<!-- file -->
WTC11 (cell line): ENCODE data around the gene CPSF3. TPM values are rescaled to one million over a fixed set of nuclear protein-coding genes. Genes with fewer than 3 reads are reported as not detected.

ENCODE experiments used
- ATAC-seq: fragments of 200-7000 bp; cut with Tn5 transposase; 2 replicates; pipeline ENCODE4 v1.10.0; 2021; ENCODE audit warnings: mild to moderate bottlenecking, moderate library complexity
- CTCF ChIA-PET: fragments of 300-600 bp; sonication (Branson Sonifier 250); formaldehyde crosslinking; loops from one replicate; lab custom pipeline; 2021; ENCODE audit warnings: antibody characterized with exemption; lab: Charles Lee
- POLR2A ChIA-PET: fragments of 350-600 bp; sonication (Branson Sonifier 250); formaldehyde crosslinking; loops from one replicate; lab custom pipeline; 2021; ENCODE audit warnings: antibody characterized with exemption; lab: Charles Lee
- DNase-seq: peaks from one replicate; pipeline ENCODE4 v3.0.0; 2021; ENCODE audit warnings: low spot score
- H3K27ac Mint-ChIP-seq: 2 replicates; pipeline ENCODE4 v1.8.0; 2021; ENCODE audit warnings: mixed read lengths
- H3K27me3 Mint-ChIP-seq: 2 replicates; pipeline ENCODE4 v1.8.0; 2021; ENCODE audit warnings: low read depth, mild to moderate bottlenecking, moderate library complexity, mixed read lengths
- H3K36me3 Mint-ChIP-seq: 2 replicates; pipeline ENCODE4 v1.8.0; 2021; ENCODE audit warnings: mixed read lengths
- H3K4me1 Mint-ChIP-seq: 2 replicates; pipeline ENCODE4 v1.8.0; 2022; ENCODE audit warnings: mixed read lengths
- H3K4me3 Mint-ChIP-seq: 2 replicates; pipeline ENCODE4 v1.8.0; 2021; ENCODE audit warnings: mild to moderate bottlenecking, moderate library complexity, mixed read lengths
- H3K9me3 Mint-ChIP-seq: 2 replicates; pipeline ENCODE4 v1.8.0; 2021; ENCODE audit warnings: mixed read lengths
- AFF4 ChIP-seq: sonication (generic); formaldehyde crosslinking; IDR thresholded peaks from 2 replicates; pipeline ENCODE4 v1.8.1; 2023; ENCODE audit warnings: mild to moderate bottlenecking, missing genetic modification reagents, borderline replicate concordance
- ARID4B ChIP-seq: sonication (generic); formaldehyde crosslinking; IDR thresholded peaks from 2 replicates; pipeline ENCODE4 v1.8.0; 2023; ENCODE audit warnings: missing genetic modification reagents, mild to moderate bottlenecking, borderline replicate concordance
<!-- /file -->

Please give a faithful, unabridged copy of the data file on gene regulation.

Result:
WTC11 (cell line): ENCODE data around the gene CPSF3. TPM values are rescaled to one million over a fixed set of nuclear protein-coding genes. Genes with fewer than 3 reads are reported as not detected.

ENCODE experiments used
- ATAC-seq: fragments of 200-7000 bp; cut with Tn5 transposase; 2 replicates; pipeline ENCODE4 v1.10.0; 2021; ENCODE audit warnings: mild to moderate bottlenecking, moderate library complexity
- CTCF ChIA-PET: fragments of 300-600 bp; sonication (Branson Sonifier 250); formaldehyde crosslinking; loops from one replicate; lab custom pipeline; 2021; ENCODE audit warnings: antibody characterized with exemption; lab: Charles Lee
- POLR2A ChIA-PET: fragments of 350-600 bp; sonication (Branson Sonifier 250); formaldehyde crosslinking; loops from one replicate; lab custom pipeline; 2021; ENCODE audit warnings: antibody characterized with exemption; lab: Charles Lee
- DNase-seq: peaks from one replicate; pipeline ENCODE4 v3.0.0; 2021; ENCODE audit warnings: low spot score
- H3K27ac Mint-ChIP-seq: 2 replicates; pipeline ENCODE4 v1.8.0; 2021; ENCODE audit warnings: mixed read lengths
- H3K27me3 Mint-ChIP-seq: 2 replicates; pipeline ENCODE4 v1.8.0; 2021; ENCODE audit warnings: low read depth, mild to moderate bottlenecking, moderate library complexity, mixed read lengths
- H3K36me3 Mint-ChIP-seq: 2 replicates; pipeline ENCODE4 v1.8.0; 2021; ENCODE audit warnings: mixed read lengths
- H3K4me1 Mint-ChIP-seq: 2 replicates; pipeline ENCODE4 v1.8.0; 2022; ENCODE audit warnings: mixed read lengths
- H3K4me3 Mint-ChIP-seq: 2 replicates; pipeline ENCODE4 v1.8.0; 2021; ENCODE audit warnings: mild to moderate bottlenecking, moderate library complexity, mixed read lengths
- H3K9me3 Mint-ChIP-seq: 2 replicates; pipeline ENCODE4 v1.8.0; 2021; ENCODE audit warnings: mixed read lengths
- AFF4 ChIP-seq: sonication (generic); formaldehyde crosslinking; IDR thresholded peaks from 2 replicates; pipeline ENCODE4 v1.8.1; 2023; ENCODE audit warnings: mild to moderate bottlenecking, missing genetic modification reagents, borderline replicate concordance
- ARID4B ChIP-seq: sonication (generic); formaldehyde crosslinking; IDR thresholded peaks from 2 replicates; pipeline ENCODE4 v1.8.0; 2023; ENCODE audit warnings: missing genetic modification reagents, mild to moderate bottlenecking, borderline replicate concordance